Sensitivity analysis in accounting
April 11, 2015
Financial statements and other financial information may include uncertainties. Impact of such uncertainties may be assessed using sensitivity analysis. In this article, we will describe the nature of sensitivity analysis and how it can be performed.
Financial statements evolve some degree of professional judgment. Financial managers should make assumptions in a number of areas such as:
- Assessing the recoverable amount for a group of impaired loans;
- Calculating the value in use of fixed assets for impairment tests based on budgeted cash flows;
- Making an assessment of warranty provisions on the basis of past experience;
- Calculating an environmental provision;
- Valuating allowances for deferred tax assets based on future taxable income; and
- Determining what discount rate to apply for a goodwill impairment test.
If assumptions are driven by forecasts, results can fluctuate with the underlying risks and uncertainties. Risks are considered to show the quantitative characteristics (i.e., possible outcomes have associated probabilities), while uncertainties are seen as unquantifiable, therefore they could only be described narratively. Although two terms are used interchangeably in financial managements, the distinction between them is an important one.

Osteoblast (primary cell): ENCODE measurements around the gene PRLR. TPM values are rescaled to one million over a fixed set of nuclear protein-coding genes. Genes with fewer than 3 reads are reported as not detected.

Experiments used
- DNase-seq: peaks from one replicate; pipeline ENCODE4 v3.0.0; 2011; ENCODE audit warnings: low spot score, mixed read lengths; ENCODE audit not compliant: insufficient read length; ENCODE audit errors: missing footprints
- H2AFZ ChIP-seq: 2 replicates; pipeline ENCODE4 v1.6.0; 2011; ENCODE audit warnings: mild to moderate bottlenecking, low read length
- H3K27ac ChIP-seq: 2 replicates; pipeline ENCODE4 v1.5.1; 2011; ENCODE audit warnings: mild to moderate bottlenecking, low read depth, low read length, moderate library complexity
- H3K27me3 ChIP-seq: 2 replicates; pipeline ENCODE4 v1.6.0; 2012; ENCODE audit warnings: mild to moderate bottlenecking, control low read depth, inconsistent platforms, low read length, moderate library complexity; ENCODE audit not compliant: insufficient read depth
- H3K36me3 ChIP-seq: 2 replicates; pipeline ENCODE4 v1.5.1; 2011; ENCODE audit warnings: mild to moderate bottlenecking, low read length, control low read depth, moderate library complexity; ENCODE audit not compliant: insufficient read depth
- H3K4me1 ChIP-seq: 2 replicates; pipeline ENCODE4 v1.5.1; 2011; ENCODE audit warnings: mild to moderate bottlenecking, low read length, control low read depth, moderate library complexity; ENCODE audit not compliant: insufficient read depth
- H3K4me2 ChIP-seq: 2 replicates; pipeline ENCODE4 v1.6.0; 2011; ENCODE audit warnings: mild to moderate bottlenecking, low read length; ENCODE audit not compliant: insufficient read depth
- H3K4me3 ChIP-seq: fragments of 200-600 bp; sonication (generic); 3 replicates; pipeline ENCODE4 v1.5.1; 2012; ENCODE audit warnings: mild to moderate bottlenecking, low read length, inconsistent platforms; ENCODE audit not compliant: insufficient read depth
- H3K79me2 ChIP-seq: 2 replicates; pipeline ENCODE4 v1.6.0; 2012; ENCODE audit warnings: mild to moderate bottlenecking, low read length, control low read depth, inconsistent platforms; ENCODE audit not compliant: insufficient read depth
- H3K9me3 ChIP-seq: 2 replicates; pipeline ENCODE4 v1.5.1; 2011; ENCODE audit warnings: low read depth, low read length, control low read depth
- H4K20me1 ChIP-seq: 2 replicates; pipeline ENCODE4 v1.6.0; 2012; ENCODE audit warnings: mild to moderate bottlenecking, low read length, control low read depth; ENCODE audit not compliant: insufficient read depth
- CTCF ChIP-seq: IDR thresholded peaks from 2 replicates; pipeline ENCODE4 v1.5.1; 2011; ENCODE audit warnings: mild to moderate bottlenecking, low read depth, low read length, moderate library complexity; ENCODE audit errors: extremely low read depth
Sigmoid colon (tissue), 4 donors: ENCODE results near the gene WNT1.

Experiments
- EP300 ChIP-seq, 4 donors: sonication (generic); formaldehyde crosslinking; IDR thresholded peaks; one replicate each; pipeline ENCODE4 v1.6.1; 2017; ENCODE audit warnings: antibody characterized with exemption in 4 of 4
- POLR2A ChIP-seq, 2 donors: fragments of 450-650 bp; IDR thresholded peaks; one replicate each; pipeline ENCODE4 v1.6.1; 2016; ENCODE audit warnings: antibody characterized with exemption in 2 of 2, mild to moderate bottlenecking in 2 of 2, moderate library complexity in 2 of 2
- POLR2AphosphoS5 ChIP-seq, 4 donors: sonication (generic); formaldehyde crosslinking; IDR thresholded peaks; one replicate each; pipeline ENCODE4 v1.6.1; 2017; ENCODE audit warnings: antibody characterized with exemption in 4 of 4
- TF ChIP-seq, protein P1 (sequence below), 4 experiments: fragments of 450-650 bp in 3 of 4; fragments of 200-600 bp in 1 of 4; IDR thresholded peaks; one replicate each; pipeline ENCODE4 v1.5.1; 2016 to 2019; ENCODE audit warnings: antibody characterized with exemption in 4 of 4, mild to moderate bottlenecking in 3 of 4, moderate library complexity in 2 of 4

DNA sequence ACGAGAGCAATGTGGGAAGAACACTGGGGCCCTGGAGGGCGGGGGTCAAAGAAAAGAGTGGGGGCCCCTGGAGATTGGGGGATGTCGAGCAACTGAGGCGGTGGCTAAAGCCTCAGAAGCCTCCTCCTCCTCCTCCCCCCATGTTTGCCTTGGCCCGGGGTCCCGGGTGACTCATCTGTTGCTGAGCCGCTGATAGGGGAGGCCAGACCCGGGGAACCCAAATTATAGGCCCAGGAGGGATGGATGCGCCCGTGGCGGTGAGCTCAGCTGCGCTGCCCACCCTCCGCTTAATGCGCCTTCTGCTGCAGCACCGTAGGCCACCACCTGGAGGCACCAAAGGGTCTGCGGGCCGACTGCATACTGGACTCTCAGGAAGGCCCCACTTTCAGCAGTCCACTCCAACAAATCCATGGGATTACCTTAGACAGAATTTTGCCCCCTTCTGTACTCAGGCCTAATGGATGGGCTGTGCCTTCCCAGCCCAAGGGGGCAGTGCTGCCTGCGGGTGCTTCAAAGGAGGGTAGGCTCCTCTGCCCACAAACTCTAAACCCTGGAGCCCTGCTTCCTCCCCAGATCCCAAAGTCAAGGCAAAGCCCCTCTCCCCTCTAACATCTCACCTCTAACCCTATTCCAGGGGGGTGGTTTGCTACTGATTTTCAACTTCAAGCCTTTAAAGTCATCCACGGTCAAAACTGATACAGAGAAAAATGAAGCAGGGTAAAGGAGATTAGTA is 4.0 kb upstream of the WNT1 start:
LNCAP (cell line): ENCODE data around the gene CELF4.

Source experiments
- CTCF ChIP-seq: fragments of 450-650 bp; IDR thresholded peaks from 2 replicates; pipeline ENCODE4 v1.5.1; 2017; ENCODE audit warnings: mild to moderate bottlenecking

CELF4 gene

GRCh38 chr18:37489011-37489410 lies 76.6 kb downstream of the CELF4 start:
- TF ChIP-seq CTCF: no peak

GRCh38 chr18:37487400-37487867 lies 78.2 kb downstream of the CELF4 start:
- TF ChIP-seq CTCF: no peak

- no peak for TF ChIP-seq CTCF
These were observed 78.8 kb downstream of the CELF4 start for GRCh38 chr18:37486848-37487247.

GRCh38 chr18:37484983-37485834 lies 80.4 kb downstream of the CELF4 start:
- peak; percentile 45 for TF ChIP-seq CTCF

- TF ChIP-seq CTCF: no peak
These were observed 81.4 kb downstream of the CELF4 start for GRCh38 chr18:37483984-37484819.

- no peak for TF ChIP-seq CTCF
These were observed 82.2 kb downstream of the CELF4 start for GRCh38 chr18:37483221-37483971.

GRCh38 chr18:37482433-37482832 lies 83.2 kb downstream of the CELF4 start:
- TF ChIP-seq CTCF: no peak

As actual results could differ from estimates, sensitivity analysis informs financial statement users about the inherent uncertainties in measuring related assets, liabilities, revenue and expenses, and consequently explains uncertainties associated with financial statement items as of a reporting date.
Aside from external financial reporting, sensitivity analysis can be used for internal reporting. Would sales increase if we decrease the price of Product A? With the increased sales, if we can utilize economies of scale and reduce our unit cost, will we get the same gross margin per unit sold? These and other similar questions may be answered with the assistance of sensitivity analysis.